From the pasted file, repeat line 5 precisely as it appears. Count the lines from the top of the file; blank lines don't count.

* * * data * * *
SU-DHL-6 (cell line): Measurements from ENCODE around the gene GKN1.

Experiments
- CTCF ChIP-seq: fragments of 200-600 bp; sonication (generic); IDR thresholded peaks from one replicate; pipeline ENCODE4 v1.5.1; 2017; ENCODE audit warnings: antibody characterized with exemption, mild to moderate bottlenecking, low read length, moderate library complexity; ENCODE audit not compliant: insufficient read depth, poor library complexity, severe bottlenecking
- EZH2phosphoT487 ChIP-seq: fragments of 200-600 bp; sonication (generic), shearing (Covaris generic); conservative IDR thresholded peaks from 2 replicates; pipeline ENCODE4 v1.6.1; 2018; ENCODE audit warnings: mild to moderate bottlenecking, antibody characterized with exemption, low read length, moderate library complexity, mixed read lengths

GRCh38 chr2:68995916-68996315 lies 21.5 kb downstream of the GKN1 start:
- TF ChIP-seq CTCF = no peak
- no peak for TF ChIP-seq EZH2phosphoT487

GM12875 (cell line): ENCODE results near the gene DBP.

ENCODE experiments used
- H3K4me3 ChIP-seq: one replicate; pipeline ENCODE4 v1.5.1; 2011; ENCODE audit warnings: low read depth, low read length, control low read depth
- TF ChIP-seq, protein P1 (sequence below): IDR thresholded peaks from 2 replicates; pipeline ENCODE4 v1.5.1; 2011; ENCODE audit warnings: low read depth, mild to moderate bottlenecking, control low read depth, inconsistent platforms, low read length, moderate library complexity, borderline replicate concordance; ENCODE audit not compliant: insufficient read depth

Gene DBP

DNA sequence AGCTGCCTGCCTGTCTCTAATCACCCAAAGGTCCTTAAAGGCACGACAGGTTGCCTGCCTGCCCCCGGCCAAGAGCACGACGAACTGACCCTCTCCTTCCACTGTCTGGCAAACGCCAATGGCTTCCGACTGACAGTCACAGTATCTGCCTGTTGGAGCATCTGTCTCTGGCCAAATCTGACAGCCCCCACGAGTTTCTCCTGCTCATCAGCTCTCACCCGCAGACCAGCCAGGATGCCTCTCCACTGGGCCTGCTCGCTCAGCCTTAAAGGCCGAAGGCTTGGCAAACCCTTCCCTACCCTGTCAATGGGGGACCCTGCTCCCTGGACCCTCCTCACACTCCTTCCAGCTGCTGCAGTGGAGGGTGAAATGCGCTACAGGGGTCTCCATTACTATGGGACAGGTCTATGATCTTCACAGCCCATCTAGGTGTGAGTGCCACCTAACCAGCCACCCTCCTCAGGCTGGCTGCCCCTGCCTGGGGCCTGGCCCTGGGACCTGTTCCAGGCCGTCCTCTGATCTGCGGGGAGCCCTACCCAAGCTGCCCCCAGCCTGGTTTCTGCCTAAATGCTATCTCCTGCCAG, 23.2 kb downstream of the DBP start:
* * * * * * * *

GRCh38 chr2:68995916-68996315 lies 21.5 kb downstream of the GKN1 start: